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if i could get that this afternoon, it would really take a load off. [laughter] we can speak of that later. this memorial is not for the world war ii veterans who are here. it is to remind future generations of the sacrifices that are at times necessary to preserve liberty and freedom. along with remembering the contribution and sacrifices made by our veterans with memorials i have always carried with me the most -- the importance of remembering them in this building, in the capital. that is why those of us here must make certain the concerns of those who have or will risk their lives for our country are never allowed to slip through the cracks. the second day i imagine i'll senators remember is the day you make your first major floor speech or maiden speech as it was known years ago. for me, he was april 14, 1969.
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nearly three and a half months after being sworn in. in those days, freshman senators were still seen but rarely heard. there were some issues you tackle because it is your duty. as a senator from your state. one of the great things about the senate is it also gives you the opportunity it gives all of us the opportunity all of you the opportunity to make a difference on issues on which you can offer some personal insight and expertise. april 14 was the 24th anniversary of the day i was wounded in italy. my first floor speech was about challenges faced by disabled americans. those issues remained on my agenda throughout all the years i was here. every year on about april 14, whether in or out of session i made a statement on the senate floor about the problems of the disabled. one thing i remembered in all that time is the white house
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lawn with all the wheelchairs when president bush signed the american disabilities act into law nearly a decade ago. 10 years ago this july. i want to say thank you to the senators. there are many here on both sides who worked on this issue over the years. we thank you for it. phil hart was a good friend of mine. we were in the hospital together. dan new hampshire, too. he wants said he regarded politics as an opportunity to make a more humane life for everybody. and so it is as senators borrow from their personal experiences to make a difference for others. the third day i want to recall is the evening of november 4 1980, election day. my first 12 years in the senate were spent in the minority. the pundits figured that would
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not change for years to come. ronald reagan proved the experts wrong. i can still hear the excitement and howard baker's voice telling me that is going to be the new chairman of the senate finance committee. the responsibility to be responsible. if you don't deliver, you will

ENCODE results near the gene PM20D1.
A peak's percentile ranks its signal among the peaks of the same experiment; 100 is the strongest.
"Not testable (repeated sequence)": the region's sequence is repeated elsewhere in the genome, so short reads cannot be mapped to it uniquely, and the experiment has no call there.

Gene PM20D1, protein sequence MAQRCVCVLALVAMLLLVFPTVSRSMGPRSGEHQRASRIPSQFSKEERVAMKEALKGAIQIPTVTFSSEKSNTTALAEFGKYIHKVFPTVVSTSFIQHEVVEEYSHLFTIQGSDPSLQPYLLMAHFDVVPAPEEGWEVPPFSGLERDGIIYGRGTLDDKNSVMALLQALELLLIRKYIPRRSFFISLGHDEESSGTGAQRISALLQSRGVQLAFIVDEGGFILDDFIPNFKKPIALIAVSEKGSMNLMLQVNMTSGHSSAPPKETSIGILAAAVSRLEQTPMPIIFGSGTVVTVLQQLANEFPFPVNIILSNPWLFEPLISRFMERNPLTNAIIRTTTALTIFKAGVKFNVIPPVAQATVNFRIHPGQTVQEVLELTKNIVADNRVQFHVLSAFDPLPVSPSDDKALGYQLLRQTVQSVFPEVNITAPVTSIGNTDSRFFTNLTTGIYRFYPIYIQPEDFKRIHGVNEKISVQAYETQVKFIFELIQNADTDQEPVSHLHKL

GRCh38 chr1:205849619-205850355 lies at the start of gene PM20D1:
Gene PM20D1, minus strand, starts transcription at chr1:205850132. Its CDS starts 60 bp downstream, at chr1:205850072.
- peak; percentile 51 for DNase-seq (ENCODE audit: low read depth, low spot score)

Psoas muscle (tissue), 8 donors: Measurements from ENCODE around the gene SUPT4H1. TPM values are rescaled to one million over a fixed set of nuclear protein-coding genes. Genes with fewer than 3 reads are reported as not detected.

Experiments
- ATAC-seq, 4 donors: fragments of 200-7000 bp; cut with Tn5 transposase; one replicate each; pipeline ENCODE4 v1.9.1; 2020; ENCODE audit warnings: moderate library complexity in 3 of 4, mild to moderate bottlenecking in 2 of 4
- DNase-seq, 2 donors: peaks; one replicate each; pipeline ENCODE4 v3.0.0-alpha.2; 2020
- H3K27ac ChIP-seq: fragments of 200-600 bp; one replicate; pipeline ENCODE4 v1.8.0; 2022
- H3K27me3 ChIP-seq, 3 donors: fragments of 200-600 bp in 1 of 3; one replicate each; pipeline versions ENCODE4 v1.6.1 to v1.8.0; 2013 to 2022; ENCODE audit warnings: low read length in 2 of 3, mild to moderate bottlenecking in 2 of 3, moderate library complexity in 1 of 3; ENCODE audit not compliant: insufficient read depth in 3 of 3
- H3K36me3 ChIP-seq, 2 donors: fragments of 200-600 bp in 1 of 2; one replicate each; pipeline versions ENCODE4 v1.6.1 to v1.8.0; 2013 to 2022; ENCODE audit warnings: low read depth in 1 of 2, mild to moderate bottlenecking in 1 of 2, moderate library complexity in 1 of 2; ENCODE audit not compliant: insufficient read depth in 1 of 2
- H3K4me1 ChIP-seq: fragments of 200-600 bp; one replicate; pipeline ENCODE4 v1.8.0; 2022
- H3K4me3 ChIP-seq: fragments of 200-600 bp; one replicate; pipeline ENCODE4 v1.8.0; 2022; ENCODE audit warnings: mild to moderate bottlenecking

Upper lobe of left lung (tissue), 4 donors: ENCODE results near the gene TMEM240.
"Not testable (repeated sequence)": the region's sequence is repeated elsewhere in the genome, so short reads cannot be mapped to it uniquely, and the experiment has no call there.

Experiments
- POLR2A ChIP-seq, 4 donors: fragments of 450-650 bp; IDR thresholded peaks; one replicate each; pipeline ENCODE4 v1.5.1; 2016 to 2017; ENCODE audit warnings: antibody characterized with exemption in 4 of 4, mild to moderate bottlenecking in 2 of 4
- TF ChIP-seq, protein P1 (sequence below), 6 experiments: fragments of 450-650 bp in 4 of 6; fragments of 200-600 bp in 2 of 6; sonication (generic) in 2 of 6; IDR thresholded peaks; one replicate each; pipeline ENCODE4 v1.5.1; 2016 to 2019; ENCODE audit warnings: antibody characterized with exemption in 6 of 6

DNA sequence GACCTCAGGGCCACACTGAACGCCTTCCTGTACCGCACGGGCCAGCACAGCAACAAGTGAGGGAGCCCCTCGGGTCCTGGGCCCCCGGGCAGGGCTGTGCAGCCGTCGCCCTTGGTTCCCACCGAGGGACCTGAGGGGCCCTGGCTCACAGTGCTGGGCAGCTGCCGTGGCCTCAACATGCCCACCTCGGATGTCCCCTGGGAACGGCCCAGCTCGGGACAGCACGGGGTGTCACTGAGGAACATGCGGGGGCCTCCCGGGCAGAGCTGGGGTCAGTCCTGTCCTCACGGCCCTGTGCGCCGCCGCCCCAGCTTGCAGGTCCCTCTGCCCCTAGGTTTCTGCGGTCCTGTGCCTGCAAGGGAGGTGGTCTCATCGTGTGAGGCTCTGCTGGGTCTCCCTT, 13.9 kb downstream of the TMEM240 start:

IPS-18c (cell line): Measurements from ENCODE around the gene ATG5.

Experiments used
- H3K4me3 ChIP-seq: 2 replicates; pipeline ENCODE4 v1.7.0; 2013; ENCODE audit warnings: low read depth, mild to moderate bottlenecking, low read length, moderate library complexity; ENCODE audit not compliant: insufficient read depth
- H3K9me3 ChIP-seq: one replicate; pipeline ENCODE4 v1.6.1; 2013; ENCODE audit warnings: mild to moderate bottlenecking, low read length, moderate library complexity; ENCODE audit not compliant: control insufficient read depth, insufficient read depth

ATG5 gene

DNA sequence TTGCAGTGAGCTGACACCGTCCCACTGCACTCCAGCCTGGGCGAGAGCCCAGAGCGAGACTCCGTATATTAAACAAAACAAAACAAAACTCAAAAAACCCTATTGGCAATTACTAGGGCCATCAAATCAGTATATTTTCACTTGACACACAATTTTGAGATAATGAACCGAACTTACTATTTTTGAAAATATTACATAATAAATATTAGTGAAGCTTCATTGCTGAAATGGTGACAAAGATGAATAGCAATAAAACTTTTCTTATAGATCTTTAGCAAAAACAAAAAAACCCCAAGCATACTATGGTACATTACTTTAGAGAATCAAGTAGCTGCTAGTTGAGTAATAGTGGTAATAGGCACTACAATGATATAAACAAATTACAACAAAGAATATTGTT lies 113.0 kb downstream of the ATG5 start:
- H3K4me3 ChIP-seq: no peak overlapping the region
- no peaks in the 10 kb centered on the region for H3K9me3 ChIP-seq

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have your feet held to the fire. i still marvel how howard baker who has been out of power for 20 years, can make history as was headlines. upon reflection, it seems to me that 24 years is the right time for one party to have uninterrupted control of the senate. the assured, your time is coming. according to my calculation in 2018. [laughter] no issue so bedeviled the new majority more than savings and social security. some for mayor? in 1981 i was appointed to the national commission on social security reform. the committee was chaired by alan greenspan.
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given the politically charged atmosphere, the commission remain stalemated for nearly a year. a consensus seemed impossible. on january 3, 1983, the day the senate reconvene, my colleague approached me on the senate floor. notwithstanding the odds of the obstacles, we knew that we had to keep trying. we did. not just us, but other authors bob mars, who did a great job. within two weeks, a compromise was reached to allow social security recipients to receive their checks on time, and that system will be sound until 2034 and maybe even beyond. we reach an agreement only because no one got everything and everyone gave something. we succeeded in the spirit.
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one of my principles is flexibility. i've always get this in mind, especially after another memorable day, november 20 9, 1984, when writing this room, i was chosen to succeed howard baker is republican leader. the next 11 years have witnessed their shares of successes and failures. i always try to keep two things in mind, first, i remember what most of us learn around here, leadership does not necessarily mean total victory. ronald reagan once told all of us that if you get 90% of what you want, or even 70%, then it's
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a good deal. secondly, i knew that nothing else mattered if i ever forfeited the trust my colleagues. if you don't keep your word, it doesn't make much difference what agenda you try to advance. i remember one time i offered an amendment, you may recall that, we began proceedings and you offer the amendment, and it passed. while i disagree with readers who set across the out for me senators byrd, mitchell, and-- that was never on time when we distrust each other. we might question the other side's ideas, but rarely its motives, and never its patriotism. let me be clear in saying that as majority leader, iso no problem keeping my word.
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i recall the events of may 9, 1985. my first priority as majority leader was to do something more than -- we put together a bold plan that would save $135 billion over three years. a contain something to offend every senator, not to mention every voter. it looked like we were headed for a tie vote, 49 republicans plus one courageous democrat from nebraska. the plan was for the tied to be broken by then by president bush. suddenly, people wilson was taken to bethesda for an emergency appendectomy. he later said it was a lobotomy. i caught his doctors and ask if he could stand the trip to capitol hill. how long did he stay?